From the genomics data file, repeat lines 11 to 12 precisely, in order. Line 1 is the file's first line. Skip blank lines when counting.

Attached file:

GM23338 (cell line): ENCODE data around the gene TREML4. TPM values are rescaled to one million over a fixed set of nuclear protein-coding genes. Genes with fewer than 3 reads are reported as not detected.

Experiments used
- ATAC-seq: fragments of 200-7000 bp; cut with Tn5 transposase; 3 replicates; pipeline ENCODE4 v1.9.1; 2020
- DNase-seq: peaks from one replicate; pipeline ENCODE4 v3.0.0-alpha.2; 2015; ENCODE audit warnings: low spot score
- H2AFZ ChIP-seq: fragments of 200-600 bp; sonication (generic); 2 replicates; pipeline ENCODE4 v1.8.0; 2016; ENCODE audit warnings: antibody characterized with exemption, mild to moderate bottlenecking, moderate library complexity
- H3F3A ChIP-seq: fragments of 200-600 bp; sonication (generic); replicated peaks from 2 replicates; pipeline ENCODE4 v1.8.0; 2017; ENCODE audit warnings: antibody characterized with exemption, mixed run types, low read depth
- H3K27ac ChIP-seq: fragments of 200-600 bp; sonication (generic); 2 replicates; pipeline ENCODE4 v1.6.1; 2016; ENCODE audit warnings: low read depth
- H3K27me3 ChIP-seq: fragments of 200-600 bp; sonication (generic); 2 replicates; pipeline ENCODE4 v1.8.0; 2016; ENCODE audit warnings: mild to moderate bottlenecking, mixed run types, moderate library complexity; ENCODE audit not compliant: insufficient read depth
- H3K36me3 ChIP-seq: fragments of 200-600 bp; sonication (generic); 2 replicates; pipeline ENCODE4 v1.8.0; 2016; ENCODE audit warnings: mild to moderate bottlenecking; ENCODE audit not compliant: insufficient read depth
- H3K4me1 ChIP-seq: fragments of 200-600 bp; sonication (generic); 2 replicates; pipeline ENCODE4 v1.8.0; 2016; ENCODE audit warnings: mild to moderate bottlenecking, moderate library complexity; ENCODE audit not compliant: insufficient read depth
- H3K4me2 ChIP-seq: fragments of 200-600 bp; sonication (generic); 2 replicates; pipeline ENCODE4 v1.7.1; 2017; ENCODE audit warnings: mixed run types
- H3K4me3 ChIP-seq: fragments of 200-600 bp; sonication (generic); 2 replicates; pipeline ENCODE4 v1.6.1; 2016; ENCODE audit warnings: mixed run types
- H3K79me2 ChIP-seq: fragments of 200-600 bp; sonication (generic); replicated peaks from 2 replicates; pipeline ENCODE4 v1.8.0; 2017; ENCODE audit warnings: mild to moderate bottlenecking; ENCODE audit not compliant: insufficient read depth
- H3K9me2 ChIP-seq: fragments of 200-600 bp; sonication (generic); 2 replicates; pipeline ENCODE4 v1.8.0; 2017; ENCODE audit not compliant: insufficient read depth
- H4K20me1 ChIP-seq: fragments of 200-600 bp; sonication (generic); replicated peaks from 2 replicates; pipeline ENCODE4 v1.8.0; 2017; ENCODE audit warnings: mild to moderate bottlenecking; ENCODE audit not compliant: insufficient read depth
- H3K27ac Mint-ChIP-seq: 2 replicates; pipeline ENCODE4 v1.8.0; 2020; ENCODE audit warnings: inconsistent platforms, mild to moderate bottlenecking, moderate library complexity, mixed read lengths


- H3K4me2 ChIP-seq: fragments of 200-600 bp; sonication (generic); 2 replicates; pipeline ENCODE4 v1.7.1; 2017; ENCODE audit warnings: mixed run types
- H3K4me3 ChIP-seq: fragments of 200-600 bp; sonication (generic); 2 replicates; pipeline ENCODE4 v1.6.1; 2016; ENCODE audit warnings: mixed run types